“These are all issues that are actively being discussed within the City right now, and with the public as well (for instance, tonight’s televised forum at 6:30 pm) and the city will provide information when we have more definite answers. These are complicated issues that include legal questions that date back to the early 1900’s, as well as current laws. It is simply taking time to answer these questions with certainty,” according to Lee.
On June 11, Port City Daily also sent questions to Tony McEwen, the city’s legislative liaison, asking whether the city had engaged state lawmakers about changing the state statute that prevents the removal of the city’s two Daughters of the Confederacy monuments.
“The City has not engaged our legislators on this issue, that I am at all aware of,” McEwen replied.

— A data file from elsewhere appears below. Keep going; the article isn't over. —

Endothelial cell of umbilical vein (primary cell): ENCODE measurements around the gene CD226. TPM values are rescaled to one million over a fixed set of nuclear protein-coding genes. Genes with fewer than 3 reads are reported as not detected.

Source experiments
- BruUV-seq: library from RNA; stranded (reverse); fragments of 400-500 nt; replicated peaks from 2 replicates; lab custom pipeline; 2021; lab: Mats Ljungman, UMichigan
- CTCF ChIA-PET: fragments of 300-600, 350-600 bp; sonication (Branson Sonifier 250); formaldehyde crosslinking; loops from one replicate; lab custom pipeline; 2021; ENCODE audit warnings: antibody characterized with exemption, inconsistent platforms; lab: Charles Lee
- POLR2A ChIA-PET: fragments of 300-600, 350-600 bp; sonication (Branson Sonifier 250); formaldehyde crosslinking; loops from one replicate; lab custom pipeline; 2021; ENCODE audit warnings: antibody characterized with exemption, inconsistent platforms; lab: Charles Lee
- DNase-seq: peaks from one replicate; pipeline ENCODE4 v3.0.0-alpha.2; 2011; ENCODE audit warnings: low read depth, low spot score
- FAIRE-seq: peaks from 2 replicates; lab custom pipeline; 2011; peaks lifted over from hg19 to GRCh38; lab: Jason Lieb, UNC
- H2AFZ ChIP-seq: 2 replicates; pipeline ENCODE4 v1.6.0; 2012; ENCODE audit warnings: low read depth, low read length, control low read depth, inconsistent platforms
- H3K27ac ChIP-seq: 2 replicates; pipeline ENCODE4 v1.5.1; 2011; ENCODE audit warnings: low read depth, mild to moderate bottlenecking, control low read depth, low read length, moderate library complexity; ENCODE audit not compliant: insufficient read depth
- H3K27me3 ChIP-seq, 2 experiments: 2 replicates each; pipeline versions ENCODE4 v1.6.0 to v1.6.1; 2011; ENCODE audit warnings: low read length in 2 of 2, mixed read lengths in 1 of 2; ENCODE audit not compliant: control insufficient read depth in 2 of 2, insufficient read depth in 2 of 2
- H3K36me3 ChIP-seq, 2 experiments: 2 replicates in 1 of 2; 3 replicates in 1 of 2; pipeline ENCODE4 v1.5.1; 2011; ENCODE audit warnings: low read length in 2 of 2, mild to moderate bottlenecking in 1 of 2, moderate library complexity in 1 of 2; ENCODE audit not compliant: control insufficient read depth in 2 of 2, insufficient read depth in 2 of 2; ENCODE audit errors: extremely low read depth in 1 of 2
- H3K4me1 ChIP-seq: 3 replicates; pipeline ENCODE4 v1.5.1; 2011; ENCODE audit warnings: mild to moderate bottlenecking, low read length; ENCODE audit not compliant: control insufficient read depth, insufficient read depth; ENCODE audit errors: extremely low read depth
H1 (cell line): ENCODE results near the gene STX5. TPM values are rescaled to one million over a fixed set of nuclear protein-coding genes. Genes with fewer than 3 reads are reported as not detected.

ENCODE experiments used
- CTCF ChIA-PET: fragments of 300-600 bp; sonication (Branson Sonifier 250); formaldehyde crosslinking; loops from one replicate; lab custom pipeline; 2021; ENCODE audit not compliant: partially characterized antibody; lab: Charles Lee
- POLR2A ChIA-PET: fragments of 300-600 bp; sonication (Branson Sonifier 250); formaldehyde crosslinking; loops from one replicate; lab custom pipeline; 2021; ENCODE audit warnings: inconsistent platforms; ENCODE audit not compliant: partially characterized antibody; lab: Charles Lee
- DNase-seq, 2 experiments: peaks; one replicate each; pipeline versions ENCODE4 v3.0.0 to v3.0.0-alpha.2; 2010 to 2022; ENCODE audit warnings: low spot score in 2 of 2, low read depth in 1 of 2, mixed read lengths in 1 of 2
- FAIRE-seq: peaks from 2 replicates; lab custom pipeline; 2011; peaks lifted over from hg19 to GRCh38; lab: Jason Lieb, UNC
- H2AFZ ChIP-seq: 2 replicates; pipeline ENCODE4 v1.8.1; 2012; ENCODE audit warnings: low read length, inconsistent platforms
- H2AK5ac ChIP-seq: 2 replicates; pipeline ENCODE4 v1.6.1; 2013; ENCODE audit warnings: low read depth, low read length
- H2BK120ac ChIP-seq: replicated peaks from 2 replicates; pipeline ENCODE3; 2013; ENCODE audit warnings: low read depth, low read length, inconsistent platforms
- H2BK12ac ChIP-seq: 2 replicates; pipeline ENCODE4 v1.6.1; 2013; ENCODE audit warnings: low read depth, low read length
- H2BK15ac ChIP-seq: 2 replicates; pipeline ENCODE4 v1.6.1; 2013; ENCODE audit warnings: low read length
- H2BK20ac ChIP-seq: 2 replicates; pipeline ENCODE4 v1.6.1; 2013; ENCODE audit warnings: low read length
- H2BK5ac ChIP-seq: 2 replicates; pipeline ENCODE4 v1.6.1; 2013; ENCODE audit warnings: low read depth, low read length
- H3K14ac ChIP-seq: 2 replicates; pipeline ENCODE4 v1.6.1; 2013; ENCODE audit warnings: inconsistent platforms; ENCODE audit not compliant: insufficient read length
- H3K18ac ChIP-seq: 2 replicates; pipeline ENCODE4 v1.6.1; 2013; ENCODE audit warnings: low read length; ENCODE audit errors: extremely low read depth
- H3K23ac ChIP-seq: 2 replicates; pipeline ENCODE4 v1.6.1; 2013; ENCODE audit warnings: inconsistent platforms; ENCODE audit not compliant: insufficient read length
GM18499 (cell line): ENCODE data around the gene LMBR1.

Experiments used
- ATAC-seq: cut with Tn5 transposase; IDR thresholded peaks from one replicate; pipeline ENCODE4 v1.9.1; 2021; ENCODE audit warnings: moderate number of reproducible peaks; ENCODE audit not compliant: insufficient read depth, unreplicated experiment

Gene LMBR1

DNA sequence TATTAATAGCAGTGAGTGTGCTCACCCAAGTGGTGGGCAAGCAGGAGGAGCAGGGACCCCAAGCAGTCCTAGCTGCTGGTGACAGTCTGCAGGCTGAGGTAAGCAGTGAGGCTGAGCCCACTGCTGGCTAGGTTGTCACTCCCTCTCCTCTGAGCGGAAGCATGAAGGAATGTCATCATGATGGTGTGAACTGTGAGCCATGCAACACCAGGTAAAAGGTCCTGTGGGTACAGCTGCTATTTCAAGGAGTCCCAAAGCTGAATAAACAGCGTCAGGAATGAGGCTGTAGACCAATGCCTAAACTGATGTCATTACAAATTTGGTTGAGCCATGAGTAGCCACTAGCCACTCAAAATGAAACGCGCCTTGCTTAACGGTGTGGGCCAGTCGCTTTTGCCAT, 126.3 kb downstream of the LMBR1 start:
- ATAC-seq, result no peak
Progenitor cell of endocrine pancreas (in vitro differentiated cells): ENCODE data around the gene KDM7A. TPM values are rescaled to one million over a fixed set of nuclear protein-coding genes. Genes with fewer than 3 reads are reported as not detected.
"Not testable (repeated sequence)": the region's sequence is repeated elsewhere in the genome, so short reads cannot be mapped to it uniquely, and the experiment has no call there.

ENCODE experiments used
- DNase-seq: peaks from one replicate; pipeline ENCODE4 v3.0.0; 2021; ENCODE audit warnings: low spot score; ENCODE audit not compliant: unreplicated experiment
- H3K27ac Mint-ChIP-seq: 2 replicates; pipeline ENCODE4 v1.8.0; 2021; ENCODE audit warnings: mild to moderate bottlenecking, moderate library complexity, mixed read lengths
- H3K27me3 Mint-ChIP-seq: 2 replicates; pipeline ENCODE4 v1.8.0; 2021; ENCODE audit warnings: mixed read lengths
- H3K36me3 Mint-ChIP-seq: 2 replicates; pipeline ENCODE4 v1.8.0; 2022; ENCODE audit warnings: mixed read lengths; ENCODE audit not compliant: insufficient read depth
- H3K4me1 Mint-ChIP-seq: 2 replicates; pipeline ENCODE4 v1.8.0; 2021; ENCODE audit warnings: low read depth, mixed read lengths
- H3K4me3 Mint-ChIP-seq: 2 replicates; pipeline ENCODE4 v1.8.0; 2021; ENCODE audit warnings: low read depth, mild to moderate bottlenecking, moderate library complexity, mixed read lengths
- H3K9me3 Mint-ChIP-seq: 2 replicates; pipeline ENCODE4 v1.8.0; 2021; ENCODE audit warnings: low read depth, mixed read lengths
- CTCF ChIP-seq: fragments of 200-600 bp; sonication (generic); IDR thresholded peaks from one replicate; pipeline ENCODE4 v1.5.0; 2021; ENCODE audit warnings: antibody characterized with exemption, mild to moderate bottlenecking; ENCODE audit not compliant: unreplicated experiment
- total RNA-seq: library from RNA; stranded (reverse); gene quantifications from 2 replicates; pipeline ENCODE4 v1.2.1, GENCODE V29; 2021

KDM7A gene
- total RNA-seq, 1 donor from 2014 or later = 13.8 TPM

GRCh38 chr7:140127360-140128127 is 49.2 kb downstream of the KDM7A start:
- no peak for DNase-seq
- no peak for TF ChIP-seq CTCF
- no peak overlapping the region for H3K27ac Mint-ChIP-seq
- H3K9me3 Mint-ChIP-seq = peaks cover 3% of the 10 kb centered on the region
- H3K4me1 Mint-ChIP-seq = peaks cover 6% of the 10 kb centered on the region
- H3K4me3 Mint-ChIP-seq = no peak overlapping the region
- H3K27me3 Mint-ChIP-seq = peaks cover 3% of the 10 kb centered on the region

Asked whether there is any statutory or property-ownership hurdle to placing contextualizing plaques adjacent to the statutes, he replied, “We will take a look at this issue and furnish you with a response.”
There has been no response since his June 11 email.
While the downtown statues commemorate the soldiers and leaders of the Confederacy, they are a product of the Jim Crow era, erected in 1911 and 1924. Historians often describe the statues as part of the ‘Lost Cause’ movement in the South that saw both sympathy and nostalgia for the slavery era and intimidation and disenfranchisement of black citizens, pushing back against their newly enfranchised rights, including at the polls.